A New Language

Sidebar to the article Building a Culture of Interagency Cooperation: NIJ as Catalyst by Paul A. Haskins.

FBI criminal profiling pioneer John E. Douglas recalled that Ann Burgess, a psychiatric nurse on the Boston College faculty, played a pivotal role in convincing the FBI “Mindhunter” profiling team to shift to a more structured approach in their interviews of sexual murderers in prison, facilitating a scholarly research framework that would attract essential grant dollars from NIJ.

“Ann was pushing us for the professional journals,” Douglas, a retired FBI special agent who is now a consultant and author, said in a recent interview. “We’re getting all this research data that now we begin publishing in professional journals — psychological journals, criminology journals.”

NIJ first funded the FBI Mindhunter profiling work near the end of the 1970s.[1] In ensuing years, various combinations of the FBI profiling team members and academic collaborators — led by Douglas, his FBI behavioral sciences colleague Robert K. Ressler, and Ann Burgess — would publish more than a dozen science-based works establishing psychological and behavioral traits of sexual murderers associated with a variety of crime scene evidence.

NIJ grant support became a constant in that scholarship. “We had no trouble,” Douglas said. “They were part of everything we published. We needed the funding.”

To build an adequate data sample, Burgess told Douglas and his partner Ressler that they would need to complete no fewer than 36 structured interviews of sexual murderers, most of whom were serial killers. Collaborating with Burgess, Douglas and Ressler developed a 57-page prisoner interview protocol, a form with questions about the overall crime, the victim, and the offender. Ressler and Douglas directed the profiling unit’s laboratory, and Ressler and Burgess managed the NIJ grants that funded the expanded prison interviews, data collection and analysis, and related scholarship.

The initial NIJ grant, Douglas said, financed the team’s expanded field agenda — covering interviews of three dozen killers incarcerated across the country — and supported its prolific scholarship.

As the FBI team built its profiling arsenal in the 1980s, a portrait of the serial killer in particular cases could emerge more readily. One theory that proved to have high utility was that certain crime scene evidence was associated with a powerful, but hidden, sexual motive anchored in an active fantasy life.[2]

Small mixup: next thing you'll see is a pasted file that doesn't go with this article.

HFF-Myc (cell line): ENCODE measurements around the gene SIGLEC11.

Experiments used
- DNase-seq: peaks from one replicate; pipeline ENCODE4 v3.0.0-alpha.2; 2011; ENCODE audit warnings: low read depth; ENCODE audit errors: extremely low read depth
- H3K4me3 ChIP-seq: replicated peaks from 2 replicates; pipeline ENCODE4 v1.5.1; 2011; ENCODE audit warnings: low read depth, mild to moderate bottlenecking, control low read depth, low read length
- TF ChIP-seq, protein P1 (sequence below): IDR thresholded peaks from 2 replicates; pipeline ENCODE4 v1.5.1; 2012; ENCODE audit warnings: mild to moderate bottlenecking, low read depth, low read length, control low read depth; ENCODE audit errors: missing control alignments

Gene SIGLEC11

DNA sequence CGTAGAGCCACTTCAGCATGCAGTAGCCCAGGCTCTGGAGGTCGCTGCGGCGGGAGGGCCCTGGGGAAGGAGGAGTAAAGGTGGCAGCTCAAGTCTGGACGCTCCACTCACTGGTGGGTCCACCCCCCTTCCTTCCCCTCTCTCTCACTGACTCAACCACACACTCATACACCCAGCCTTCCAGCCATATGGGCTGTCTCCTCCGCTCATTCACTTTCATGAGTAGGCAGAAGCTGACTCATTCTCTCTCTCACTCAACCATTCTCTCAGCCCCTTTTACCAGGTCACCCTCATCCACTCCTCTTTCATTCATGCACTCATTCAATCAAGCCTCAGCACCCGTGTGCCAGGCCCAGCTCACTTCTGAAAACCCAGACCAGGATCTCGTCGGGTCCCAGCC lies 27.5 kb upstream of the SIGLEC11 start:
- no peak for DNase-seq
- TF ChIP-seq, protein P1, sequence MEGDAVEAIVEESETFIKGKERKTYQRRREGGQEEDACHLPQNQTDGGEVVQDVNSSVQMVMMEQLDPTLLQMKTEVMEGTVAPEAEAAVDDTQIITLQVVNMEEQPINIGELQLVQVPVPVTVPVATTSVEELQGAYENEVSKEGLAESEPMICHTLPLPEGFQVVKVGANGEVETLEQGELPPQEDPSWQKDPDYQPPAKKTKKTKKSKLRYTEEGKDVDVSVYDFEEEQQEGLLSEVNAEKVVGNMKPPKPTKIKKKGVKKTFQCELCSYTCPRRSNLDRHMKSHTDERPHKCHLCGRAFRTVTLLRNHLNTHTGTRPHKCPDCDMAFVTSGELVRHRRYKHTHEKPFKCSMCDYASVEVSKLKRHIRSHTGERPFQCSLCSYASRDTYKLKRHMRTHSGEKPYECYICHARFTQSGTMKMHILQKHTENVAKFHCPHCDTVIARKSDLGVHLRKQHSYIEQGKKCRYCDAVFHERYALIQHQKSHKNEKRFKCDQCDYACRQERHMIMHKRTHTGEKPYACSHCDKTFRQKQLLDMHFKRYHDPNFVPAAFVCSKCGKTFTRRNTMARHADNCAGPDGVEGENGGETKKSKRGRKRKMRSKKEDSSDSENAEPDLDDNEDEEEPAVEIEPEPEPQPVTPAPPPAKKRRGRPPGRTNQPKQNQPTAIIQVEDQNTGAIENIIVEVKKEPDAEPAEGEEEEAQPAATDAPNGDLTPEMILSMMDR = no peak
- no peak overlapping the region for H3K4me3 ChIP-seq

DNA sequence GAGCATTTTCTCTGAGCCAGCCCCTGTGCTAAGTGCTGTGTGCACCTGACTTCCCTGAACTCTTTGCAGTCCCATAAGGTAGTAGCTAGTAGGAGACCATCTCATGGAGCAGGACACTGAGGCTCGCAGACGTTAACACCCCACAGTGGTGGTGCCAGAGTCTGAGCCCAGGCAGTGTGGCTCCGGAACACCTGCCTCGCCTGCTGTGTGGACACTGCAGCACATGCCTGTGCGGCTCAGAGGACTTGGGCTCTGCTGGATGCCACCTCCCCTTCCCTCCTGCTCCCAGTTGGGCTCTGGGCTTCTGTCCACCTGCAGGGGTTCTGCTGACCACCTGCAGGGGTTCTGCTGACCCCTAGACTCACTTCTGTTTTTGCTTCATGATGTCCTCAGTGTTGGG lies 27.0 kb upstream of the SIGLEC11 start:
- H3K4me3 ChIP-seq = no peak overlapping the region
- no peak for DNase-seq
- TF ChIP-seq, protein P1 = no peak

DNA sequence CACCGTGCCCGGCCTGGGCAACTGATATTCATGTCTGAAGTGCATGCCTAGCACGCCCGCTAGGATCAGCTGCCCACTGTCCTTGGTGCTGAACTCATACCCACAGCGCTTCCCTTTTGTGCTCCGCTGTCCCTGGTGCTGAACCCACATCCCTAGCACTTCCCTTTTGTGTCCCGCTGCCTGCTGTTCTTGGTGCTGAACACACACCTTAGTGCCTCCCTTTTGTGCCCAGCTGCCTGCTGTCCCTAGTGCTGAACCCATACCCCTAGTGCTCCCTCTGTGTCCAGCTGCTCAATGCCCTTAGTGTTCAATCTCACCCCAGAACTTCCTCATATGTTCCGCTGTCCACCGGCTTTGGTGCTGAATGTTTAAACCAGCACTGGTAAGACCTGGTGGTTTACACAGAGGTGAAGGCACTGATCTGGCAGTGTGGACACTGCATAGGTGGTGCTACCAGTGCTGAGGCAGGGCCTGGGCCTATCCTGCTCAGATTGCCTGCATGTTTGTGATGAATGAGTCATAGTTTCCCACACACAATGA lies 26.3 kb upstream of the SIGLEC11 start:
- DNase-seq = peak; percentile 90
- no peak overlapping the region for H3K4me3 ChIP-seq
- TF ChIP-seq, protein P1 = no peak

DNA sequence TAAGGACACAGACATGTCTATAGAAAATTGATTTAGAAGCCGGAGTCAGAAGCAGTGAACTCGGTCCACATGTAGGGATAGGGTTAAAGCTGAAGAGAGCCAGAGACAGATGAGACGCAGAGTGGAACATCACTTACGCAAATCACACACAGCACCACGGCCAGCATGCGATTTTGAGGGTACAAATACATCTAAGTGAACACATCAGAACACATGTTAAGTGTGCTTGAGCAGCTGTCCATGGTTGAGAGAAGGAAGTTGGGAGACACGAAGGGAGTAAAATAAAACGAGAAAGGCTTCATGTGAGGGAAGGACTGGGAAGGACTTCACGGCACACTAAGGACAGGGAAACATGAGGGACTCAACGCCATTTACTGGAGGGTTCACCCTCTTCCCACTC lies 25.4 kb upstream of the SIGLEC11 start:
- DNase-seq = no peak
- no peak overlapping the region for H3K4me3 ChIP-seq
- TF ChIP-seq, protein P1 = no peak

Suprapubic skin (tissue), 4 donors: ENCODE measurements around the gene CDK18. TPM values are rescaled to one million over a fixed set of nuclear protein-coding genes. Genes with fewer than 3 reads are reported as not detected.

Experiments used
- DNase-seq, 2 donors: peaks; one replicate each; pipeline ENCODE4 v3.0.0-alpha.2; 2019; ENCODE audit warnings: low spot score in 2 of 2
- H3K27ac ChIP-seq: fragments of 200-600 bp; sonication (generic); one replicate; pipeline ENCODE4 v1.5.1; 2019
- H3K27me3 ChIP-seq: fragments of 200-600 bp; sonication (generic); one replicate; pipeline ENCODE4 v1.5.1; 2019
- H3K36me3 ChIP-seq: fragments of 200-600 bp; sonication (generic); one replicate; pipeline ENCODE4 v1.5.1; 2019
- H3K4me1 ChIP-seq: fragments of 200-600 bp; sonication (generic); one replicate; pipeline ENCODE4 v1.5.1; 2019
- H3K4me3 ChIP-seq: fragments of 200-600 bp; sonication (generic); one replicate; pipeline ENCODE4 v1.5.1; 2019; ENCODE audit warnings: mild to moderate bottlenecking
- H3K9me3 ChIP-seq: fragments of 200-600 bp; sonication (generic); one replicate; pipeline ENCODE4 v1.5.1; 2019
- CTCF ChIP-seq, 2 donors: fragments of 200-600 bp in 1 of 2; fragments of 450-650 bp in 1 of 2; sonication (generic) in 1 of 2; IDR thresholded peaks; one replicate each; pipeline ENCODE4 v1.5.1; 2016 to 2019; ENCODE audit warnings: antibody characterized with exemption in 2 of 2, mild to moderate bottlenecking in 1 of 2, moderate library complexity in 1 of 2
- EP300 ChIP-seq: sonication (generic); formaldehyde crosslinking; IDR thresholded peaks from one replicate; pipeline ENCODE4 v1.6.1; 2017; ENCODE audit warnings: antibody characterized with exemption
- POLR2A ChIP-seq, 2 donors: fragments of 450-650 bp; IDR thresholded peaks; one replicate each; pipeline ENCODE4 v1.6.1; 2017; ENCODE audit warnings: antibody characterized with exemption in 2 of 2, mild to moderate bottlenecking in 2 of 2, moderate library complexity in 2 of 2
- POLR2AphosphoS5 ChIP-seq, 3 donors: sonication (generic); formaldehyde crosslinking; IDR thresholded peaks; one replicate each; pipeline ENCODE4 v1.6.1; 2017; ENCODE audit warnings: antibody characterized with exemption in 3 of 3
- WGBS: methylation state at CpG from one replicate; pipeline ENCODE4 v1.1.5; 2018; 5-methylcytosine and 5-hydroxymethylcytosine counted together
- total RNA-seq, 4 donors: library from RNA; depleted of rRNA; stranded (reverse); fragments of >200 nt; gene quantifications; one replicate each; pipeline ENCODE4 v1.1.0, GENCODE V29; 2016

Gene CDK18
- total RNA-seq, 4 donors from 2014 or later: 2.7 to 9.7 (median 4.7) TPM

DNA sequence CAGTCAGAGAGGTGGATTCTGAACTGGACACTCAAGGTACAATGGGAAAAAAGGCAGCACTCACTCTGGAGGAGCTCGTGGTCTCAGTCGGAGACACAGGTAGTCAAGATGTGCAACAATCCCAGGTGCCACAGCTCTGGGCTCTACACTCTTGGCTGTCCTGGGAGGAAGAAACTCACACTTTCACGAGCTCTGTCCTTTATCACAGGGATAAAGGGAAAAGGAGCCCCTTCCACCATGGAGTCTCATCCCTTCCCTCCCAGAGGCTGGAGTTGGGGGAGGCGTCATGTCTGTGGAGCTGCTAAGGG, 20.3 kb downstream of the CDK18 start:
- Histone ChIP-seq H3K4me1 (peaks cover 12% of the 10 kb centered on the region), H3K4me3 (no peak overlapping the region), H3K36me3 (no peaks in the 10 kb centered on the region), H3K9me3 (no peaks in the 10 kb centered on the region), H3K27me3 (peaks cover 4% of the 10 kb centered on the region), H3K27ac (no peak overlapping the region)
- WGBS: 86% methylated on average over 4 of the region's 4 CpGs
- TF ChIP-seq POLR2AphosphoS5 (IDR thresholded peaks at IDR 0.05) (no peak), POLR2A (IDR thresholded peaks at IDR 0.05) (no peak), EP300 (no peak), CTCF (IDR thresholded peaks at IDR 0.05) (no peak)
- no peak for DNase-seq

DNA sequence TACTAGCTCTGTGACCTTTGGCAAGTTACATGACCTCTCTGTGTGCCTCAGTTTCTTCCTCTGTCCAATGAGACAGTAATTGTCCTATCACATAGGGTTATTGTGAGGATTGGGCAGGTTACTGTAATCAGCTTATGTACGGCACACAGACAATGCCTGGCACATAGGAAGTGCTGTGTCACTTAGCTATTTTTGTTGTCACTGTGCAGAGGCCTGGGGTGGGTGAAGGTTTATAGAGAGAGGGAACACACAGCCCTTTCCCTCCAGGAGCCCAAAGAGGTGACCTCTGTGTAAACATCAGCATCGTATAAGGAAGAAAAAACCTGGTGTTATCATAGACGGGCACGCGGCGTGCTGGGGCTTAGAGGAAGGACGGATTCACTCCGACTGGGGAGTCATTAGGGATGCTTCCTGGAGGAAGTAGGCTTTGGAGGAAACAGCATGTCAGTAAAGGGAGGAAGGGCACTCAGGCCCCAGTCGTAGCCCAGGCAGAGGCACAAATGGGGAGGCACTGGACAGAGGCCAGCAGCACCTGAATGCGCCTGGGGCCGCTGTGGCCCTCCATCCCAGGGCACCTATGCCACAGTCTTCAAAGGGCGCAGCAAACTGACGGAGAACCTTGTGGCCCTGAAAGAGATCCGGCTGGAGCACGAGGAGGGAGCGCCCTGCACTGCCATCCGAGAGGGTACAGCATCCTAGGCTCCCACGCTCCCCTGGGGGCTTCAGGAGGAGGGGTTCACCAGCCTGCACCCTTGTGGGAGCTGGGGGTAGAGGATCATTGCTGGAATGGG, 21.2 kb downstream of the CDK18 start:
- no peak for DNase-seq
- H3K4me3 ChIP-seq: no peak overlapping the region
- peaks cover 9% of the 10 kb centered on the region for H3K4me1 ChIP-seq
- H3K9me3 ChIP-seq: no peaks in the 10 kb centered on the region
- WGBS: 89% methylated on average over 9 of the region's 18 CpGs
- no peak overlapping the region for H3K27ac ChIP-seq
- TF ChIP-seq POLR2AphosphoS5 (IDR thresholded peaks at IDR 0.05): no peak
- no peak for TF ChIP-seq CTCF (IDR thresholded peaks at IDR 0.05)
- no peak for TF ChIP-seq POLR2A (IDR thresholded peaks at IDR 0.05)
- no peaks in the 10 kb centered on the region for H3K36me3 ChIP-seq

Among the many influential research discoveries by Douglas, Ressler, and Burgess, together or in various combinations with other agency and academic collaborators, were the following:


  1. Isolation of “organized” and “disorganized” murder types. A study based on the 36 sexual murderers who were interviewed (25 of whom were serial murderers) established the validity of an investigative theory dividing those individuals into two groups, “organized” and “disorganized.” Organized offenders tended to have a high birth order, average or better intelligence, inconsistent parental discipline, and poor work performance, although they were socially adept. Their crime scene typically had a semblance of order, and the offender was calm after the crime. The victim was often a stranger. The disorganized offender, in contrast, was typically of low intelligence or low birth order. He was in a confused or distressed state of mind at the time of the crime. He was usually sexually incompetent and socially inadequate, living alone or with a parental figure. The disorganized murderer was impulsive under stress, locating a victim in his own geographic area.[3]

  2. Correlation between abuse in childhood and mutilation in sexual crimes. Ressler and a research team reported, in a study of sexual murders, a relationship “approaching significance” between early sexual abuse and later sexual deviations, including sexual sadism, with the ultimate expression of the murderer’s perversion being mutilation of the victim. Sexually abused murderers were more likely to mutilate victims, after the victim’s death, than were murderers who were not sexually abused.[4]

  3. Fantasy underlying four major phases of sexual murder. Ressler and Burgess reported that the sexual fantasies of sexual serial killers can be so vivid that they provide the impetus for sexual violence against victims of opportunity, driving the murderer’s actions through at least four phases: planning and thinking about the murder, the murder itself, disposal of the body, and post-crime behavior. “Discovery of the body is very important to the overall fantasy, and the murderer may even telephone or write to police.”[5]

Summarizing the impact of NIJ on the FBI’s sexual killer profiling work in that era, Douglas said, “It just professionalized us, and we came up with a whole new language for law enforcement.”

Notes

[note 1] The FBI profiling team’s receipt of news of an NIJ grant is the culmination of episode 4, season 1, of the Netflix “Mindhunter” series.

[note 2] Ann W. Burgess, Carol Hartman, Robert K. Ressler, John E. Douglas, and Arlene McCormack, “Sexual Homicide: A Motivational Model,” Journal of Interpersonal Violence 1 no. 3 (September 1986): 252.

[note 3] Robert K. Ressler and Ann W. Burgess, “Crime Scene and Profile Characteristics of Organized and Disorganized Murders,” FBI Law Enforcement Bulletin 54 (August 1985): 18-25.

[note 4] Robert K. Ressler, Ann W. Burgess, Carol R. Hartman, John E. Douglas, and Arlene McCormack, “Murderers Who Rape and Mutilate,” Journal of Interpersonal Violence 1 no. 3 (September 1986): 273.

[note 5] Robert K. Ressler and Ann W. Burgess, “Split Reality of Murder,” FBI Law Enforcement Bulletin 54 (August 1985): 7-11.

Date Created: April 10, 2019